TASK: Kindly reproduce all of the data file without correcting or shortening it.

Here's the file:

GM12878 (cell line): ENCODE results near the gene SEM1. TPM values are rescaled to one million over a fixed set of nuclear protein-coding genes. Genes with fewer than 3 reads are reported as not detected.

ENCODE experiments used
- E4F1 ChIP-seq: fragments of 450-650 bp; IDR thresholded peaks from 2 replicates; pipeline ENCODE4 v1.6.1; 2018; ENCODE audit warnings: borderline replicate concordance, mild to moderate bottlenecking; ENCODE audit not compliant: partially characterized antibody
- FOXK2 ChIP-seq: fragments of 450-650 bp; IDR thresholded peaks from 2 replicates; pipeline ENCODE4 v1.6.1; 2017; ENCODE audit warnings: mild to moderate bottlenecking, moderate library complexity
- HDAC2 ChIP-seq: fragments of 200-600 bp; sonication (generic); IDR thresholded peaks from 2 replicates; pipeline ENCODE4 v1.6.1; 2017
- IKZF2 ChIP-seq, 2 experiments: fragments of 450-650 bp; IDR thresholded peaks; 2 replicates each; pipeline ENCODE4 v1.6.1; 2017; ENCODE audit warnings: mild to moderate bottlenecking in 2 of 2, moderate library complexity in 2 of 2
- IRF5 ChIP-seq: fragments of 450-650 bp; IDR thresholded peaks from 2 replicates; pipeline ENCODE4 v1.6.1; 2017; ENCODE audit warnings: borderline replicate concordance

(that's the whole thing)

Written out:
GM12878 (cell line): ENCODE results near the gene SEM1. TPM values are rescaled to one million over a fixed set of nuclear protein-coding genes. Genes with fewer than 3 reads are reported as not detected.

ENCODE experiments used
- E4F1 ChIP-seq: fragments of 450-650 bp; IDR thresholded peaks from 2 replicates; pipeline ENCODE4 v1.6.1; 2018; ENCODE audit warnings: borderline replicate concordance, mild to moderate bottlenecking; ENCODE audit not compliant: partially characterized antibody
- FOXK2 ChIP-seq: fragments of 450-650 bp; IDR thresholded peaks from 2 replicates; pipeline ENCODE4 v1.6.1; 2017; ENCODE audit warnings: mild to moderate bottlenecking, moderate library complexity
- HDAC2 ChIP-seq: fragments of 200-600 bp; sonication (generic); IDR thresholded peaks from 2 replicates; pipeline ENCODE4 v1.6.1; 2017
- IKZF2 ChIP-seq, 2 experiments: fragments of 450-650 bp; IDR thresholded peaks; 2 replicates each; pipeline ENCODE4 v1.6.1; 2017; ENCODE audit warnings: mild to moderate bottlenecking in 2 of 2, moderate library complexity in 2 of 2
- IRF5 ChIP-seq: fragments of 450-650 bp; IDR thresholded peaks from 2 replicates; pipeline ENCODE4 v1.6.1; 2017; ENCODE audit warnings: borderline replicate concordance